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Workstations With ECC RAM

The last new PC I bought was a Dell PowerEdge T110II in 2013. That model had been out for a while and I got it for under $2000. Since then the CPI has gone up by about 20% so it’s probably about $2000 in today’s money. Currently Dell has a special on the T150 tower server (the latest replacement for the T110II) which has a G6405T CPU that isn’t even twice as fast as the i3-3220 (3746 vs 2219) in the T110II according to passmark.com (AKA cpubenchmark.net). The special price is $2600. I can’t remember the details of my choices when purchasing the T110II but I recall that CPU speed wasn’t a priority and I wanted a cheap reliable server for storage and for light desktop use. So it seems that the current entry model in the Dell T1xx server line is less than twice as fast as fast as it was in 2013 while costing about 25% more! An option is to spend an extra $989 to get a Xeon E-2378 which delivers a reasonable 18,248 in that benchmark. The upside of a T150 is that is uses buffered DDR4 ECC RAM which is pretty cheap nowadays, you can get 32G for about $120.

For systems sold as workstations (as opposed to T1xx servers that make great workstations but aren’t described as such) Dell has the Precision line. The Precision 3260 “Compact Workstation” currently starts at $1740, it has a fast CPU but takes SO-DIMMs and doesn’t come with ECC RAM. So to use it as a proper workstation you need to discard the RAM and buy DDR5 unbuffered/unregistered ECC SO-DIMMS – which don’t seem to be on sale yet. The Precision 3460 is slightly larger, slightly more expensive, and also takes SO-DIMMs. The Precision 3660 starts at $2550 and takes unbuffered DDR5 ECC RAM which is available and costs half as much as the SO-DIMM equivalent would cost (if you could even buy it), but the general trend in RAM prices is that unbuffered ECC RAM is more expensive than buffered ECC RAM. The upside to Precision workstations is that the range of CPUs available is significantly faster than for the T150.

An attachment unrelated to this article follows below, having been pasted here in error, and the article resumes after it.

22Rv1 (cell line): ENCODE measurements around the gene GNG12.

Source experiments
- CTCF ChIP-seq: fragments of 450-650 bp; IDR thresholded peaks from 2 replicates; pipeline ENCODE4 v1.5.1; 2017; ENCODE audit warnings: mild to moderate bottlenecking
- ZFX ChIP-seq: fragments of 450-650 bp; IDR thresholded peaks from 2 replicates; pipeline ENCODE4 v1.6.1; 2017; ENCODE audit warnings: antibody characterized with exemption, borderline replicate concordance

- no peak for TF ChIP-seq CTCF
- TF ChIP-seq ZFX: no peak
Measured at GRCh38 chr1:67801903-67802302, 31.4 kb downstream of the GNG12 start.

The HP web site doesn’t offer prices on their Z workstations and is generally worse than the Dell web site in most ways.

Overall I’m disappointed in the range of workstations available now. As an aside if anyone knows of any other company selling workstations in Australia that support ECC RAM then please let me know.

2 comments to Workstations With ECC RAM

  • Eric Obrien

    Is there a specific reason that you want ECC? Years ago, I bought a T110ii. It is a nice device but I am not convinced on the just 5 SATA ports (and very low power to the PCI-e/graphics slots). Later I bought a refurbished optiplex 7010 (Tower). These had more space inside and I could drop 2 X PCI-e SATA adapters (one with eSATA) to backup via zfs-send-recv.
    Some newer Precisions had some hardware RAID that cannot be disabled.

    I absolutely avoid HP. Dell’s tool less handling is much better. Add to insult, HP does not even give all screws for unused HDD slots. (PS: I am in EU so things are different)

  • I want ECC to avoid wasting time on debugging problems caused by RAM errors.

    So far I haven’t had a need for more than 5 SATA devices in one of the systems I own, admittedly doing CD/DVD burning in a different system because of having 5 hard drives and no spare cable for the DVD drive was annoying.

    My current workstation is a HP ML110 Gen9 with the smaller PSU for that range so it doesn’t have any PCIe power connectors. I bought a video card that uses less than 75W and it works well.

    Yes skimping on screws etc is bad.

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